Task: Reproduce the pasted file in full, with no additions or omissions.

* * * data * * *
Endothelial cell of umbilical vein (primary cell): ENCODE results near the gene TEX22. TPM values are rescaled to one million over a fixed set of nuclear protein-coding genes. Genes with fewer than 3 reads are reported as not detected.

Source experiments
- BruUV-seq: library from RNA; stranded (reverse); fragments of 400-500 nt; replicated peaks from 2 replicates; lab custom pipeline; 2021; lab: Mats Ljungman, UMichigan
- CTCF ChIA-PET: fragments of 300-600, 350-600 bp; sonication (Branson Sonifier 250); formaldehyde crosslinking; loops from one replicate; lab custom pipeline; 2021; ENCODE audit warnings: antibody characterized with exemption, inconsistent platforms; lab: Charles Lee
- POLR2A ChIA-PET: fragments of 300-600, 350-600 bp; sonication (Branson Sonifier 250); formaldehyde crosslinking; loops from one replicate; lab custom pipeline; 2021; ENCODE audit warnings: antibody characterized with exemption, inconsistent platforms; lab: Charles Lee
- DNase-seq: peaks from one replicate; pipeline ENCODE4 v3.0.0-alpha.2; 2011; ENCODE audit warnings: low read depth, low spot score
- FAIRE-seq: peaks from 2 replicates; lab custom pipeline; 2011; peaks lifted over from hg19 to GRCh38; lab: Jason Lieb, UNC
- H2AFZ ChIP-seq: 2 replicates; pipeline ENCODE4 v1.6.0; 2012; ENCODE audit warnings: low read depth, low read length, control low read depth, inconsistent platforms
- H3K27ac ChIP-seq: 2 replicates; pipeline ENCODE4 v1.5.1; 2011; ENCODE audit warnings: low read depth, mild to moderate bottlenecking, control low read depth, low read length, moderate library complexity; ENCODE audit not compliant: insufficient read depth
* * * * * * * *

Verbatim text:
Endothelial cell of umbilical vein (primary cell): ENCODE results near the gene TEX22. TPM values are rescaled to one million over a fixed set of nuclear protein-coding genes. Genes with fewer than 3 reads are reported as not detected.

Source experiments
- BruUV-seq: library from RNA; stranded (reverse); fragments of 400-500 nt; replicated peaks from 2 replicates; lab custom pipeline; 2021; lab: Mats Ljungman, UMichigan
- CTCF ChIA-PET: fragments of 300-600, 350-600 bp; sonication (Branson Sonifier 250); formaldehyde crosslinking; loops from one replicate; lab custom pipeline; 2021; ENCODE audit warnings: antibody characterized with exemption, inconsistent platforms; lab: Charles Lee
- POLR2A ChIA-PET: fragments of 300-600, 350-600 bp; sonication (Branson Sonifier 250); formaldehyde crosslinking; loops from one replicate; lab custom pipeline; 2021; ENCODE audit warnings: antibody characterized with exemption, inconsistent platforms; lab: Charles Lee
- DNase-seq: peaks from one replicate; pipeline ENCODE4 v3.0.0-alpha.2; 2011; ENCODE audit warnings: low read depth, low spot score
- FAIRE-seq: peaks from 2 replicates; lab custom pipeline; 2011; peaks lifted over from hg19 to GRCh38; lab: Jason Lieb, UNC
- H2AFZ ChIP-seq: 2 replicates; pipeline ENCODE4 v1.6.0; 2012; ENCODE audit warnings: low read depth, low read length, control low read depth, inconsistent platforms
- H3K27ac ChIP-seq: 2 replicates; pipeline ENCODE4 v1.5.1; 2011; ENCODE audit warnings: low read depth, mild to moderate bottlenecking, control low read depth, low read length, moderate library complexity; ENCODE audit not compliant: insufficient read depth